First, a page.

Are spousal carers’ perceptions of continuity and discontinuity within the relationship influenced by the symptoms of dementia?

Research output: Contribution to journalArticlepeer-review

Authors

Colleges, School and Institutes

Abstract

Some spousal carers experience their current relationship with the person with dementia as a continuation of the loving relationship they shared prior to the onset of dementia. For others, the experience is one of discontinuity; the prior relationship is lost and replaced with a different kind of relationship. The aim of this study was to investigate whether these differences are associated with particular symptoms of dementia. Thirty-five spousal carers completed the Birmingham Relationship Continuity Measure, the Revised Memory and Behavior Checklist (providing scores relating to cognitive decline, depression and challenging interpersonal behaviour), the Communicative Effectiveness Index, and the Bristol Activities of Daily Living Scale. Experiencing discontinuity in the relationship was significantly correlated with communication difficulties, challenging interpersonal behaviour and the need for assistance in activities of daily living, but not with cognitive decline or depression. In a multiple regression, only the measures of challenging interpersonal behaviour and activities of daily living made significant unique contributions to the variance in continuity/discontinuity scores. Discontinuity is associated with reduced psychological wellbeing for the spousal carer and the provision of less person-centred care. Understanding which symptoms are more likely to lead to discontinuity allows the identification of those at risk of these experiences. Those at risk may require support to enable them to make sense of, and adjust to, certain symptoms of dementia in a way that has a less negative impact on their relationship.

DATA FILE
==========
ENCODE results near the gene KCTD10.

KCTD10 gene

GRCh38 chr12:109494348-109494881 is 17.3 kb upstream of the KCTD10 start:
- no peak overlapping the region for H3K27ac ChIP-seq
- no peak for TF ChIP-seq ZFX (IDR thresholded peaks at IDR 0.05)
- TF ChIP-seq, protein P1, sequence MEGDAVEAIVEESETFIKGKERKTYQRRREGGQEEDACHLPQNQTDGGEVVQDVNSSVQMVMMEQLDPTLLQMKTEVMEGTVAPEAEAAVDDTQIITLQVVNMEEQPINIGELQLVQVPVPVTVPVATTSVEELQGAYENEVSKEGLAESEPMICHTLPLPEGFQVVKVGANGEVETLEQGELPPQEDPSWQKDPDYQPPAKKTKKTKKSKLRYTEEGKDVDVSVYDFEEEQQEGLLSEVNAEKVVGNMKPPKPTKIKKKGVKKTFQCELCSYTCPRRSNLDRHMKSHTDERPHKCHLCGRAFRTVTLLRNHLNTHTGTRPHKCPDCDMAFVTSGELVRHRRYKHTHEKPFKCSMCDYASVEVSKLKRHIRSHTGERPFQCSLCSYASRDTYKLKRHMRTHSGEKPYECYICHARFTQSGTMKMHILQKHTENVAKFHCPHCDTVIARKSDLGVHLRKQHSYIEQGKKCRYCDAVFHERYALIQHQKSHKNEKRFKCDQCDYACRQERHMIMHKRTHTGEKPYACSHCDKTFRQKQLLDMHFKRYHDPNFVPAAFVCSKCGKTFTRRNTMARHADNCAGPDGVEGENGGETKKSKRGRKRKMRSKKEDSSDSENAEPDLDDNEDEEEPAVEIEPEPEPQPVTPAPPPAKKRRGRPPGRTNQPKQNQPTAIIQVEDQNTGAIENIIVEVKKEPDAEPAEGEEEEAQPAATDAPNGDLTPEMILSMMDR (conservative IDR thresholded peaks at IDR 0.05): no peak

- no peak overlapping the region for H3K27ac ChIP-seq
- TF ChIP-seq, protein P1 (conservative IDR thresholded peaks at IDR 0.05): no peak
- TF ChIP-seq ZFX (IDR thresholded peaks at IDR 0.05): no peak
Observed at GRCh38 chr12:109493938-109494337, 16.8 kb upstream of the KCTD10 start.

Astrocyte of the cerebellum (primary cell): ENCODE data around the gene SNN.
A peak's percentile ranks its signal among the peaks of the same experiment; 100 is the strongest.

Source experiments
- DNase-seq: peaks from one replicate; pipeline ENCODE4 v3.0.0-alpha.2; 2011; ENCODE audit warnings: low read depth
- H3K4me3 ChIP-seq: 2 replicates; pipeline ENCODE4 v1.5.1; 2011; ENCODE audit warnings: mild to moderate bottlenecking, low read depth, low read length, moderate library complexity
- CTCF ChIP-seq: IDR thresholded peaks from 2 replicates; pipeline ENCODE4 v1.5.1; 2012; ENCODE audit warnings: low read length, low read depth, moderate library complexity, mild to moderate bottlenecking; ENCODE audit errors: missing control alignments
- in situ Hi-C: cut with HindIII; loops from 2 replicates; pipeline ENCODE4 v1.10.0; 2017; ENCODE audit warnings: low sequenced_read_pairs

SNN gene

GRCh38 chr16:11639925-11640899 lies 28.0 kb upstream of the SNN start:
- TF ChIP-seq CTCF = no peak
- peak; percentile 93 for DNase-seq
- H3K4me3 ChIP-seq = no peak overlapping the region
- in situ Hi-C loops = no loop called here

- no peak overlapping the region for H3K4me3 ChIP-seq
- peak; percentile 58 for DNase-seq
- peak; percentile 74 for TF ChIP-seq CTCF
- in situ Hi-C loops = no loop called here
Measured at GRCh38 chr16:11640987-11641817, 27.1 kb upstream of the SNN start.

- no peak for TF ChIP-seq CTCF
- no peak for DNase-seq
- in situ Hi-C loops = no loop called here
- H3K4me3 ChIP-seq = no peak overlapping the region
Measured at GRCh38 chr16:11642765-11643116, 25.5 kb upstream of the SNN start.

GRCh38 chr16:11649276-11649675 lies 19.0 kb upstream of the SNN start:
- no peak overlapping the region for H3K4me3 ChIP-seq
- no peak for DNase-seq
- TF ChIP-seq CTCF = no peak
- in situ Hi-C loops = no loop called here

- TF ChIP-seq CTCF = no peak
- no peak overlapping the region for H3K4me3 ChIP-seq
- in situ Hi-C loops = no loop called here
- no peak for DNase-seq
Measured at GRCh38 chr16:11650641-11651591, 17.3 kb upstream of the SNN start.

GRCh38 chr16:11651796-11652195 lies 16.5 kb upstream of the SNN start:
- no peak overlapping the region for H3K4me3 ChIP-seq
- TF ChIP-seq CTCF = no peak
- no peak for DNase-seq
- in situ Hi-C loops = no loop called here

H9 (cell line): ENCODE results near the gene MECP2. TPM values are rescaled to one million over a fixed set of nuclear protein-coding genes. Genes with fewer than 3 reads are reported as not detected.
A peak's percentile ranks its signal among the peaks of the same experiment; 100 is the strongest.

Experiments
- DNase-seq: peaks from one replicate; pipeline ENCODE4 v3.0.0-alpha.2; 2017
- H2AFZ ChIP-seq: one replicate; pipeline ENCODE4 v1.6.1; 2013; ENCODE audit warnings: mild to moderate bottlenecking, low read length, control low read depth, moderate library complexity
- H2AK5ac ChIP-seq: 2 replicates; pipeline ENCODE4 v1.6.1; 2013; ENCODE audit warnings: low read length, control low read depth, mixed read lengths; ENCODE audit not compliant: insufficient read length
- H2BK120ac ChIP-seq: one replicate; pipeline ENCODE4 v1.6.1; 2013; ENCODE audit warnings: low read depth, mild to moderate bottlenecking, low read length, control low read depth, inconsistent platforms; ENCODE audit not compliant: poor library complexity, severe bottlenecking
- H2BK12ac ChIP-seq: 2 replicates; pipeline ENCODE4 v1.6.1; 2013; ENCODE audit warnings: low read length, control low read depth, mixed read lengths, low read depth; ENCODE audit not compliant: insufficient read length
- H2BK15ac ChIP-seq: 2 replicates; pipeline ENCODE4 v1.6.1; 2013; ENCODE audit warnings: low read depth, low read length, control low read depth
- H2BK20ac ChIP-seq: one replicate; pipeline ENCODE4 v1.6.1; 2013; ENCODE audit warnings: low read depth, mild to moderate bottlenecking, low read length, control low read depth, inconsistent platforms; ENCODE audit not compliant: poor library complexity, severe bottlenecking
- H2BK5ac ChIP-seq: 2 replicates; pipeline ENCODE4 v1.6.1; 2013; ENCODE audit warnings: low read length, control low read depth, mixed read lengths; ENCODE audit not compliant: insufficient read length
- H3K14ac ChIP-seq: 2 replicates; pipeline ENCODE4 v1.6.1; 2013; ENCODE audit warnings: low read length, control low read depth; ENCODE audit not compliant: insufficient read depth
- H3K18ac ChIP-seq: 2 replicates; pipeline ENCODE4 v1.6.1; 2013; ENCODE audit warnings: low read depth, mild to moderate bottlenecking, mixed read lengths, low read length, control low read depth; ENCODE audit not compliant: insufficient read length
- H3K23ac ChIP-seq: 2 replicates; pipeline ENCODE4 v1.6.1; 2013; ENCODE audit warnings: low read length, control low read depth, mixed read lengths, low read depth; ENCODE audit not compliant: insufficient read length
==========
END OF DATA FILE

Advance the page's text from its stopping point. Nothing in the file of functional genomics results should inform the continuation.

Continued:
Details

Original languageEnglish
JournalDementia
Early online date8 Feb 2021
Publication statusE-pub ahead of print - 8 Feb 2021

Keywords

  • activities of daily living, challenging interpersonal behaviour, cognition, communication, dementia, depression, marriage, relationships